Sometimes the glory of God surprises us!

For another example, check out John 17 and note the mission of Jesus - to bring God glory and note one of the ways that was done, “ …by completing the work you gave me”. This included dying on a cross. Cicero calls it “ the most horrendous torture.” So hideous was the act of crucifixion upon a man that he writes that “the very word ‘cross’ should be far removed not only from the person of a Roman citizen but from his thoughts, his eyes and his ears.” (The Case for the Resurrection of Jesus, Gary Habermas and Mike Licona, p.49)

Does the Church demonstrate the glory of God in the setting aside of rights, serving, loving, coming alongside, sacrificing, “dying” for others?

Sometimes our contorted version of God’s glory has made us God’s shame.

The Church is Jesus, and we are to reflect His glory.

11:1 “Follow my example as I follow the example of Christ.”

Was Paul being arrogant when he called for others to imitate him? Not at all. Living in a pre-literary age, he was adopting a deliberate teaching strategy used by many communicators—calling on new converts to imitate the patterns of behavior he modeled for them. Ultimately they were to follow Jesus but for many Paul would have been the model for Christ-like behavior. Note 1 Cor. 2:1-5, Paul clearly wants them to see Jesus.

“Follow” means to mimic or copy, it means to allow who you are following or trusting to determine your response, actions, attitudes and beliefs.

Is that difficult? Can you think of any situation where following Jesus is particularly challenging these days?

When Christ is not the one who we are mimicking, what does the church become? How would you finish this, “The church is…“ (i.e. an accumulation of the traditions of men, a reflection of the trends and needs of current culture)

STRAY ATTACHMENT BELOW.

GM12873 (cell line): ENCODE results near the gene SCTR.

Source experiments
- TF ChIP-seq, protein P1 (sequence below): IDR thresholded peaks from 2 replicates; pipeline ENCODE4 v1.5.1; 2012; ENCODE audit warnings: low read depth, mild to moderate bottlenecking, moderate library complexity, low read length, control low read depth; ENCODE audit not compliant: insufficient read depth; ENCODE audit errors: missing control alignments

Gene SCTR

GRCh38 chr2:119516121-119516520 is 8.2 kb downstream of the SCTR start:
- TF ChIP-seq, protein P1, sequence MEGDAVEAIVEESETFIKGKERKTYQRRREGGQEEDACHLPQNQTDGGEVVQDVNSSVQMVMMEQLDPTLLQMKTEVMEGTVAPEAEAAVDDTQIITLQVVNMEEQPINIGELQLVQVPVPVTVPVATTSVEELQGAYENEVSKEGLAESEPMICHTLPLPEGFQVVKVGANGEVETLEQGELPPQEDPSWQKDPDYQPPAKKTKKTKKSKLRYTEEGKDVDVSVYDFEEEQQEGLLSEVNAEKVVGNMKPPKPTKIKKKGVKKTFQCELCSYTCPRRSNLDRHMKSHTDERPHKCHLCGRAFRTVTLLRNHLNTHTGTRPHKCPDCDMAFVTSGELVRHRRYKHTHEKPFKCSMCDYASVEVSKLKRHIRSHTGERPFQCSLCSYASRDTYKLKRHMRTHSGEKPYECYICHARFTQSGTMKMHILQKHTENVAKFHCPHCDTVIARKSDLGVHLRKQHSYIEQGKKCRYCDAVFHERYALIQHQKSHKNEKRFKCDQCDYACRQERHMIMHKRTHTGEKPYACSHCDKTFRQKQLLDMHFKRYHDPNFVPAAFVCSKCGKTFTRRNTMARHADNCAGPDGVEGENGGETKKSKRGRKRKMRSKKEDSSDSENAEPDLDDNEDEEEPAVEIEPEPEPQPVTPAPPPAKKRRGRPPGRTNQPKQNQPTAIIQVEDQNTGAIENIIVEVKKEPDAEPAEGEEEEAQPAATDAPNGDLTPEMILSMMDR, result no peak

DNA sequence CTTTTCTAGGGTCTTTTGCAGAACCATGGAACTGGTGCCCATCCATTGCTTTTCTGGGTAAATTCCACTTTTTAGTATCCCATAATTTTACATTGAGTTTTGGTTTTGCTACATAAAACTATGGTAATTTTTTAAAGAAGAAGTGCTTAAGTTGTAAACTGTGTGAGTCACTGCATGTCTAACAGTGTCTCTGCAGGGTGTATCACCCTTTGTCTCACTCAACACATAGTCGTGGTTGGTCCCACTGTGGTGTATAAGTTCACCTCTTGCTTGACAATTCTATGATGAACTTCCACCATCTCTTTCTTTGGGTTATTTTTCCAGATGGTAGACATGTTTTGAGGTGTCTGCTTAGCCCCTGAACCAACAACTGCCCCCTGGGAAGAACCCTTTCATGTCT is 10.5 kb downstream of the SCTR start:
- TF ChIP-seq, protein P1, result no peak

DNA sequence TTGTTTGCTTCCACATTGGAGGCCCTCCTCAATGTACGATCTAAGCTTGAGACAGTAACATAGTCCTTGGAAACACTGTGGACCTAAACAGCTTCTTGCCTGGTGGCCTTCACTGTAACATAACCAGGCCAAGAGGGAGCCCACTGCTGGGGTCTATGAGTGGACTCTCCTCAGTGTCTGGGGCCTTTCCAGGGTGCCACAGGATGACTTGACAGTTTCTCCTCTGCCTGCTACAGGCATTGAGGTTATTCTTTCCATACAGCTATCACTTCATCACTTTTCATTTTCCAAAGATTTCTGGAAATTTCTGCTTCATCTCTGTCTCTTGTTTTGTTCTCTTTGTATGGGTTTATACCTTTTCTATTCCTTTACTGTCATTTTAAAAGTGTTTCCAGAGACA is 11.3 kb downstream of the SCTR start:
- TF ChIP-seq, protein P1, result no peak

As a group brainstorm on why “the Church is Jesus” is so crucial. One answer is that people have feet of clay. Regardless of our spiritual heroes, people fail us, our role models let us down at times. If we don’t point people to Jesus, then we can overstate the importance of people, create a savior complex for some and see people crash.

The Church Is Jesus!

Join us today for Breathe, 4pm in the Upper Room – The Living Word Of God

Mark Kotchapaw
If interested in joining or starting a small group contact

Thursday, March 6, 2014

Touching Base, Part 232

TB 232
The Body – PART 5:
Getting More Than We Bargained For!
9 March 14

(You can find a recording of this sermon here.)

This Touching Base is a useful tool for small group discussion, personal reflection or in a one-on-one conversation. We believe that if the Sunday teaching is discussed outside of the morning services, it will be an opportunity to go deeper and build healthy community because God's Word needs to be discussed in community.

I am sure that we can all tell a story of how we got more than we bargained for. It might be positive, as in “it was awesome, what a deal, I felt so great”. Or it could be downright lousy… if you had seen what was coming, you surely would have ducked.

This week, our text challenges us to think about getting more than we bargained for, not in the positive sense but in the negative sense. The issue circulates around the issue of idolatry. Corinth was filled to the brim with idolatry, and most (if not all) of the Gentiles coming to Christ had come out of idolatry - at least that was the game plan!!!! Some were still dabbling in it, thinking that they could get away with it (remember v.12), but Paul wants to be clear that what they are doing is playing with fire… and they will get burned.

Big Idea: Our hearts’ affections have a spiritual connection.
Question: How does this text demonstrate that they got more than what they bargained for?
Text: 1 Corinthians 10:14-22